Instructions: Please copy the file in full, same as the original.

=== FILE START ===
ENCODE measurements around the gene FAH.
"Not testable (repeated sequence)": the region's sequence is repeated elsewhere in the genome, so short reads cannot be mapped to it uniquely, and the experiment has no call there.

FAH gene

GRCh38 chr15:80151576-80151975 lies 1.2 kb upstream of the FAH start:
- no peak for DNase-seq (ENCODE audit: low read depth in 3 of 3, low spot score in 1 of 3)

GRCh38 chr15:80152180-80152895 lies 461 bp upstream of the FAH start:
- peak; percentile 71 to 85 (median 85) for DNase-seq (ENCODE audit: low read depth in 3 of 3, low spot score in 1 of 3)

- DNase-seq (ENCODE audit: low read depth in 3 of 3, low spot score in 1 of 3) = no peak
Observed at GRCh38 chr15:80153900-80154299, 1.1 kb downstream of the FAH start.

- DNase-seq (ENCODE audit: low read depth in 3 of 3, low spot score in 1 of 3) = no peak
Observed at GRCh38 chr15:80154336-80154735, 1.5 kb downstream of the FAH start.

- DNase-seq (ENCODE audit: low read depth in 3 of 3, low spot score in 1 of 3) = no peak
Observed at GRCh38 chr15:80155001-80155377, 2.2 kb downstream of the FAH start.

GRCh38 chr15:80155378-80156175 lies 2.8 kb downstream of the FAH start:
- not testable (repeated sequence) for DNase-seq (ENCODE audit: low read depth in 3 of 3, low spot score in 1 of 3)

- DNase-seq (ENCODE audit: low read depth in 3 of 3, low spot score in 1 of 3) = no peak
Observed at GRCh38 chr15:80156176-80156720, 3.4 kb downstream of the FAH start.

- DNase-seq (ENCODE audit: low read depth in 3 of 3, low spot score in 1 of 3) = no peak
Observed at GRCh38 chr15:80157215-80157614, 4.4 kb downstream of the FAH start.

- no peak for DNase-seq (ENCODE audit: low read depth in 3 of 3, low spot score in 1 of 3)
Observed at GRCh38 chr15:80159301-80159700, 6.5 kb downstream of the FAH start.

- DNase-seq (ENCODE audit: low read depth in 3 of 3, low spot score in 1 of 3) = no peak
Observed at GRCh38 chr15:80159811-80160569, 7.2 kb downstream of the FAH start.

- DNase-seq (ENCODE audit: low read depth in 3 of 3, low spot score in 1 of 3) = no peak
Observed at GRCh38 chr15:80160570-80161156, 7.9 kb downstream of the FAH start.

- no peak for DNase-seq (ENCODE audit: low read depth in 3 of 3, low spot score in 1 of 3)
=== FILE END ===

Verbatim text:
ENCODE measurements around the gene FAH.
"Not testable (repeated sequence)": the region's sequence is repeated elsewhere in the genome, so short reads cannot be mapped to it uniquely, and the experiment has no call there.

FAH gene

GRCh38 chr15:80151576-80151975 lies 1.2 kb upstream of the FAH start:
- no peak for DNase-seq (ENCODE audit: low read depth in 3 of 3, low spot score in 1 of 3)

GRCh38 chr15:80152180-80152895 lies 461 bp upstream of the FAH start:
- peak; percentile 71 to 85 (median 85) for DNase-seq (ENCODE audit: low read depth in 3 of 3, low spot score in 1 of 3)

- DNase-seq (ENCODE audit: low read depth in 3 of 3, low spot score in 1 of 3) = no peak
Observed at GRCh38 chr15:80153900-80154299, 1.1 kb downstream of the FAH start.

- DNase-seq (ENCODE audit: low read depth in 3 of 3, low spot score in 1 of 3) = no peak
Observed at GRCh38 chr15:80154336-80154735, 1.5 kb downstream of the FAH start.

- DNase-seq (ENCODE audit: low read depth in 3 of 3, low spot score in 1 of 3) = no peak
Observed at GRCh38 chr15:80155001-80155377, 2.2 kb downstream of the FAH start.

GRCh38 chr15:80155378-80156175 lies 2.8 kb downstream of the FAH start:
- not testable (repeated sequence) for DNase-seq (ENCODE audit: low read depth in 3 of 3, low spot score in 1 of 3)

- DNase-seq (ENCODE audit: low read depth in 3 of 3, low spot score in 1 of 3) = no peak
Observed at GRCh38 chr15:80156176-80156720, 3.4 kb downstream of the FAH start.

- DNase-seq (ENCODE audit: low read depth in 3 of 3, low spot score in 1 of 3) = no peak
Observed at GRCh38 chr15:80157215-80157614, 4.4 kb downstream of the FAH start.

- no peak for DNase-seq (ENCODE audit: low read depth in 3 of 3, low spot score in 1 of 3)
Observed at GRCh38 chr15:80159301-80159700, 6.5 kb downstream of the FAH start.

- DNase-seq (ENCODE audit: low read depth in 3 of 3, low spot score in 1 of 3) = no peak
Observed at GRCh38 chr15:80159811-80160569, 7.2 kb downstream of the FAH start.

- DNase-seq (ENCODE audit: low read depth in 3 of 3, low spot score in 1 of 3) = no peak
Observed at GRCh38 chr15:80160570-80161156, 7.9 kb downstream of the FAH start.

- no peak for DNase-seq (ENCODE audit: low read depth in 3 of 3, low spot score in 1 of 3)